Me in conversation on a podcast

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Out today on the Ballet Piano Podcast, an interview I did a couple of years ago. I’d forgotten what we talked about until I listened to it. I was surprised to find that hearing myself talk about why I’d decided to do a PhD in what “music for ballet training” means, and how that affects what you teach and how. In it, I refer to an article by Howard Becker that I couldn’t remember the title of—but if you’re interested, it’s “The etiquette of Improvisation.

I love that article so much, I’ll quote the bit I was referring to in the podcast. The context (in case you never hear the podcast) is that we’re talking about the lessons you learn by just being scared witless in a ballet class, getting it wrong, and, metaphorically getting your fingers burnt. However much you prepare through research and preparation beforehand, you get neither the sense of urgency or achievement if you don’t sit in that chair. I feel there’s a comparison to be made there with the way that Becker talks about learning the etiquette of playing jazz with others:

No one taught us these rules, nor had we read them in an etiquette column in Downbeat. We learned them by quietly observing, as youngsters, what older players did, and noting what happened when someone (usually a novice or some other unsocialized type) failed to obey these rules. The grossest examples I ever saw of someone failing to follow these rules came years later when groups of sociologist-musicians played together at sociology conventions. A few of them had not had the years of playing in such sessions the rest of us shared and would break in on other people’s choruses before those players had finished their allotment and stop before they had finished their own. We never knew what to do with such people, believing that if someone didn’t know any better than that by now it was too late to try to teach them.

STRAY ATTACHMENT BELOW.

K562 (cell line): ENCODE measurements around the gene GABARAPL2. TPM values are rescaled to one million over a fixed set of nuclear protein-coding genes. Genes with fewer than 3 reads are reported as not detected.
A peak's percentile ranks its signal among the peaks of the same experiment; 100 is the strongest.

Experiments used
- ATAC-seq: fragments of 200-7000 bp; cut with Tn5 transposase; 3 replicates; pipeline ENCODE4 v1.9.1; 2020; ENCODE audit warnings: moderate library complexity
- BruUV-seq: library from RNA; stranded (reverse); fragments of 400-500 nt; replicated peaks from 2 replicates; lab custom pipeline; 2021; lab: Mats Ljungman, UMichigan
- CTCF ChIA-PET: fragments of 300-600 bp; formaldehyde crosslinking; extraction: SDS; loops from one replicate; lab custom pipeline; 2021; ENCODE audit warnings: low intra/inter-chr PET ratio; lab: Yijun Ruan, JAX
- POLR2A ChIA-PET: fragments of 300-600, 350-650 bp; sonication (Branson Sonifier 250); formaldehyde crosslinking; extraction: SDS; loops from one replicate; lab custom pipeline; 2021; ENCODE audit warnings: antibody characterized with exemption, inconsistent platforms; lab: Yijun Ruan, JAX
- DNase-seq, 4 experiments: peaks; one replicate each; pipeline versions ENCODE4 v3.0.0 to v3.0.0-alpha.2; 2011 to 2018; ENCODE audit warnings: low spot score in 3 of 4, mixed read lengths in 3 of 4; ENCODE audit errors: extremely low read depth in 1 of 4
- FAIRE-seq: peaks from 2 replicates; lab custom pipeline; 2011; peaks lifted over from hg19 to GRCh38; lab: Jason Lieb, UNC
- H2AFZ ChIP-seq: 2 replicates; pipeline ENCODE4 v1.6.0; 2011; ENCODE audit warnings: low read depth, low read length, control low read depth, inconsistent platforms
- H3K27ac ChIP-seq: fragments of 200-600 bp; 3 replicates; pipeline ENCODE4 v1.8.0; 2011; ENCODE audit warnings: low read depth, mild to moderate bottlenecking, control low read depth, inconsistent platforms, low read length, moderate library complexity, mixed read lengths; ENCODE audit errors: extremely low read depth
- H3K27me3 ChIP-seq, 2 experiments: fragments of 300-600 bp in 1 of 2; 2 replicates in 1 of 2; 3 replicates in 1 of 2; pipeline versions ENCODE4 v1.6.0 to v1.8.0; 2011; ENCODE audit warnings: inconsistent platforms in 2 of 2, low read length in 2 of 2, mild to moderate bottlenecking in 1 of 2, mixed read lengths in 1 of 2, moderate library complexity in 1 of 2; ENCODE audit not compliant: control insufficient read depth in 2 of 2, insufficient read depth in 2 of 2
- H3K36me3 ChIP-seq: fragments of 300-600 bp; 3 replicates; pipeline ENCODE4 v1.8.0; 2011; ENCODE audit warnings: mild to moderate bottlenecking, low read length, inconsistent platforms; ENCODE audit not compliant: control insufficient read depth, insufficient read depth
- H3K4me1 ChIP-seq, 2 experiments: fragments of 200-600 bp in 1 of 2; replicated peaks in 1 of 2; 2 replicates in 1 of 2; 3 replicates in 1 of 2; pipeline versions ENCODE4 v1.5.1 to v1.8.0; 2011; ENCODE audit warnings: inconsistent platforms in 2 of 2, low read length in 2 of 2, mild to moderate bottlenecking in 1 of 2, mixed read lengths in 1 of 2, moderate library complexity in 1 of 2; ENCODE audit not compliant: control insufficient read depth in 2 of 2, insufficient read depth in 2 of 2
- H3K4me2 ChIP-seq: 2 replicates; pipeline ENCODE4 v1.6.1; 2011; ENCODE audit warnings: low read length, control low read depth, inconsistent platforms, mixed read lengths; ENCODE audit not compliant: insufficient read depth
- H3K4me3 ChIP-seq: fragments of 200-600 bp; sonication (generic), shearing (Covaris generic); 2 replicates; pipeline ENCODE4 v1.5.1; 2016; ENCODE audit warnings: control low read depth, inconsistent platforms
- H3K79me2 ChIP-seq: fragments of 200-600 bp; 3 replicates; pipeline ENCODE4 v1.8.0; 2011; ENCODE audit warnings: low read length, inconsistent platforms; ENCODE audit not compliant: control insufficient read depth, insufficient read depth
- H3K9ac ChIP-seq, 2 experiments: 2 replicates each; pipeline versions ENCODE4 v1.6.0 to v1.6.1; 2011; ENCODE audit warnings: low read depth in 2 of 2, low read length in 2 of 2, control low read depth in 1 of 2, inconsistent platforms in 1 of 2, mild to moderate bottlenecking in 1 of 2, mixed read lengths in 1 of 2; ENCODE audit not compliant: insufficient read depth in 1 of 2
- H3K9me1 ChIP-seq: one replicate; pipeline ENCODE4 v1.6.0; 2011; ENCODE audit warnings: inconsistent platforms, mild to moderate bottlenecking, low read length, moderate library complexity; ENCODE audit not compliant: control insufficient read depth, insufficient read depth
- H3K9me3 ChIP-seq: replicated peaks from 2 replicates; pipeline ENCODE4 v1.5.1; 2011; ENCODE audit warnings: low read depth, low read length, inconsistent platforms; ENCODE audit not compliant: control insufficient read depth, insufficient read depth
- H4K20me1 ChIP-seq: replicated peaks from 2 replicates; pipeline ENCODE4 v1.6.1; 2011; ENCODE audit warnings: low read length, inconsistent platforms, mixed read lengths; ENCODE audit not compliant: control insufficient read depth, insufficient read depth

It sounds like I might be advocating learning through fear, surprise, and lack of preparation. I’m not. You need kindness, help, and a lot of preparation. But it’s amazing how much and how quickly you learn when you find out the rules of the game as you’re playing.

Also, since I talk a lot about what prompted me to look further into the whole question of why it seemed that teaching time signature as “music theory” for ballet teachers was so problematic, you might be interested in the (open access) article I wrote in the Empirical Musicology Review, How down is a downbeat? Feeling meter and gravity in music and dance. If you have access to Oxford Handbooks online, there is more where that came from: “The Politics of Musical Time in the Everyday Life of Ballet Dancers. I also wrote a chapter on music in Ballet: The essential guide to technique and creative practice which has, hidden in the cracks, some of the same ideas if you know where to look for them.

References

Becker, H. S. (2000). The Etiquette of Improvisation. Mind, Culture(3), 171–176. https://doi.org/10.1207/S15327884MCA0703_03
Jackson, J. (Ed.). (2021). Ballet: the essential guide to technique and creative practice. The Crowood Press.
Still, J. (2021). The Politics of Musical Time in the Everyday Life of Ballet Dancers. In M. Doffman, E. Payne, & T. Young (Eds.), The Oxford Handbook of Time in Music. Oxford University Press. https://www.oxfordhandbooks.com/view/10.1093/oxfordhb/9780190947279.001.0001/oxfordhb-9780190947279-e-20
Still, J. (2015). How Down is a Downbeat? Feeling Meter and Gravity in Music and Dance. Empirical Musicology Review, 10(1–2), 121–134. http://emusicology.org/article/view/4577
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